This week U.S. Secretary of Energy Steven Chu announced 43 cutting-edge research projects that aim to dramatically improve how the United States uses and produces energy.
This week U.S. Secretary of Energy Steven Chu announced 43 cutting-edge research projects that aim to dramatically improve how the United States uses and produces energy. Funded with $92 million the American Recovery and Reinvestment Act through the Department of Energy's Advanced Research Projects Agency-Energy, or ARPA-E, the selections announced July 12th focus on accelerating innovation in green technology while increasing America's competitiveness in grid scale energy storage, power electronics and building efficiency.
"These innovative ideas will play a critical role in our energy security and economic growth," said Secretary Chu. "It is now more important than ever to invest in a new, clean energy economy."
These awards complete ARPA-E grants under the Recovery Act Funding. In 3 rounds of awards since last year, the Department of Energy has selected a total of 117 projects for $349 million in funding, supporting research that can deliver breakthrough changes in how the U.S. generates, stores, and utilizes energy.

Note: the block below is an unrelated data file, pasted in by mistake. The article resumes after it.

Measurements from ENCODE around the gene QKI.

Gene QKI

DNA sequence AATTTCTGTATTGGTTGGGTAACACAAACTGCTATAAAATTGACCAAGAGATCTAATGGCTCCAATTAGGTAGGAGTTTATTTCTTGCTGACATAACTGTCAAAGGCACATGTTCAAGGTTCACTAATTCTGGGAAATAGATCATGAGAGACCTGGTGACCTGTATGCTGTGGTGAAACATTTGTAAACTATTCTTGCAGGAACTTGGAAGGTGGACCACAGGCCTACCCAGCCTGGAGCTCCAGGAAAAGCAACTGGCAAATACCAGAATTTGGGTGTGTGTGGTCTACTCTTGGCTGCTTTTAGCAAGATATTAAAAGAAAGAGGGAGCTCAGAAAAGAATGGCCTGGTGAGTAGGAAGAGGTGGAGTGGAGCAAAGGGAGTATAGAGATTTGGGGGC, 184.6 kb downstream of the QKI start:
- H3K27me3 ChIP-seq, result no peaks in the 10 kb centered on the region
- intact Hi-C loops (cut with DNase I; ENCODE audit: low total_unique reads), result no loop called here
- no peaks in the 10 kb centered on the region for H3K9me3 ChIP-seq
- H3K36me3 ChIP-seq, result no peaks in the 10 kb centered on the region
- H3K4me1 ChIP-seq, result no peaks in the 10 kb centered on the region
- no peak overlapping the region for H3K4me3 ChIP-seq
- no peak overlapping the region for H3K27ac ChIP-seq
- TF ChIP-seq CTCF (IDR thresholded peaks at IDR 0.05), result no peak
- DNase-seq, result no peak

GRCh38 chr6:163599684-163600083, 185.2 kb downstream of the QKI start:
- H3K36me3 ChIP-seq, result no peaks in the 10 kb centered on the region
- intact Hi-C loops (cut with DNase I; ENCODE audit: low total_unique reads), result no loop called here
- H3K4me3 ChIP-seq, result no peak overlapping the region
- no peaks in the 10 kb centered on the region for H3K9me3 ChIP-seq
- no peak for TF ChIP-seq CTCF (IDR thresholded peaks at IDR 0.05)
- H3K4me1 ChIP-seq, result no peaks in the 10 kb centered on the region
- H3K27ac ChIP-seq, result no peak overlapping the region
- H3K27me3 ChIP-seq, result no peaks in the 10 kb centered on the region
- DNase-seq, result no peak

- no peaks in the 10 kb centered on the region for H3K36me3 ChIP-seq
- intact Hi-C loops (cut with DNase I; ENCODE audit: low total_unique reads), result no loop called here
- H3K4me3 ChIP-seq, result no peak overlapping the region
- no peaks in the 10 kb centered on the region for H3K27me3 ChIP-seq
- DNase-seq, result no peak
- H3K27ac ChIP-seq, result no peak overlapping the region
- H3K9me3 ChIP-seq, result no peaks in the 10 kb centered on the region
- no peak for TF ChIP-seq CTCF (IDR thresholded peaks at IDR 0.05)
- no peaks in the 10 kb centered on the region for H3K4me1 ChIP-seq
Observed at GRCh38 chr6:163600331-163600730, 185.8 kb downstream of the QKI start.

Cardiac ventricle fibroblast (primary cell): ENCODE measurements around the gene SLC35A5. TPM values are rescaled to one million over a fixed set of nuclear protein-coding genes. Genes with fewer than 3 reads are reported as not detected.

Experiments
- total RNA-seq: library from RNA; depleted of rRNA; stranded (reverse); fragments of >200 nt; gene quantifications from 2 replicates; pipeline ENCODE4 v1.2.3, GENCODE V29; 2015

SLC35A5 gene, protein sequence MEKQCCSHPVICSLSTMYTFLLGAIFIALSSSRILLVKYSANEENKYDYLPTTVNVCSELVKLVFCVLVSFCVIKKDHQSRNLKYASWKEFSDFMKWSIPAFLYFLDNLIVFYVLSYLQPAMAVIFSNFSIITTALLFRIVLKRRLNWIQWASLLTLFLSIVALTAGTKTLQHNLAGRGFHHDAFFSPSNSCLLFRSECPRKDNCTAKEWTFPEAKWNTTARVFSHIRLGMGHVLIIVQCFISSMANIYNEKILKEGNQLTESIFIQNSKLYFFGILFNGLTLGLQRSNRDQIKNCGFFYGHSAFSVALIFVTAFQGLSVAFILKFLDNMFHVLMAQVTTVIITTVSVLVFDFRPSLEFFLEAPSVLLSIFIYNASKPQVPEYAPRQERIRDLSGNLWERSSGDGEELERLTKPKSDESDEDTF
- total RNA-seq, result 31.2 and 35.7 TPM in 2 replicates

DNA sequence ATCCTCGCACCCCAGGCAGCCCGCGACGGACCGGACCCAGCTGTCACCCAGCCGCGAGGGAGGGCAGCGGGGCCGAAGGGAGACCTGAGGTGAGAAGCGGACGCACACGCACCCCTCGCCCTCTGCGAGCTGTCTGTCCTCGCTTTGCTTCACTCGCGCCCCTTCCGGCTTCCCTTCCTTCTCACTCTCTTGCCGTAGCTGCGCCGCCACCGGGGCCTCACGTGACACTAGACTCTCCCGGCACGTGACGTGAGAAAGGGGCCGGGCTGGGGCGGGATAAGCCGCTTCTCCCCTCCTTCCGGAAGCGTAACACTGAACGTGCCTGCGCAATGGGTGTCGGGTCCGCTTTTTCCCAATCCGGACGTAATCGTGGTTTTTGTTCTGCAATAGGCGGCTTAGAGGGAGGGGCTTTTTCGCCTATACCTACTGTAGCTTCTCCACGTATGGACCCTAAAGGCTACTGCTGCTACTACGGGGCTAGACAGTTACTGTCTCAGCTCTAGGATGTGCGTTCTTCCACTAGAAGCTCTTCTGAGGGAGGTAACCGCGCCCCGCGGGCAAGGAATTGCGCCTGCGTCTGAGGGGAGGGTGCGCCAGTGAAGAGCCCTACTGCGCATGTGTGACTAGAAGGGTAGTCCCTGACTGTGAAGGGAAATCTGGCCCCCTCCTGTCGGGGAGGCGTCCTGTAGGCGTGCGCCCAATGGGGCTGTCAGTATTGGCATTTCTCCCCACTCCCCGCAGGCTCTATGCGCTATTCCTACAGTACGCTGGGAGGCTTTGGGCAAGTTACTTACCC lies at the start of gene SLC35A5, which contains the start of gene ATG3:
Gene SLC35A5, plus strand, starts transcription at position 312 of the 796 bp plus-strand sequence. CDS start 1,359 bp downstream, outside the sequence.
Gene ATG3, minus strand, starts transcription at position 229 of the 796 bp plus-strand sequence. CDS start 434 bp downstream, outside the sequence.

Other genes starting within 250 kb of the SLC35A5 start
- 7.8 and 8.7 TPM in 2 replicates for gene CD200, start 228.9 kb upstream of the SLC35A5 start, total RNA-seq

The projects include a program to develop new storage technologies that exhibit energy, cost, and cycle life comparable to pumped hydropower, but which are modular and can be widely implemented at any location across the power grid.
General Atomics and the University of California San Diego will develop a novel flow battery technology that pumps chemicals through the battery cell when electricity is needed, revolutionizing the century-old lead-acid battery technology.
A large portion of the electricity we generate is lost before we can use it. Agile Delivery of Electrical Power Technology or ADEPT is focused on dramatically improving the efficiency and cost of power conversion and switching, among the main causes of electrical efficiency loss. One of the ADEPT projects being funded by the Department of Energy will develop advanced transistors for electrical substations that can make the electrical grid more flexible and controllable.
Buildings consume 40 percent of the primary energy in the United States and account for 40 percent of our carbon dioxide emissions. Cooling is one of the major uses of energy. The Department of Energy-funded Building Efficiency Through Innovative Thermodevices, or BEE-IT, program is focused on developing new approaches and technologies for cooling in buildings to dramatically improve energy efficiency and reduce the use of refrigerants and their impact on the environment.
The United States is committed to promoting innovative technologies that will provide the energy the world needs and while protecting the environment the world shares.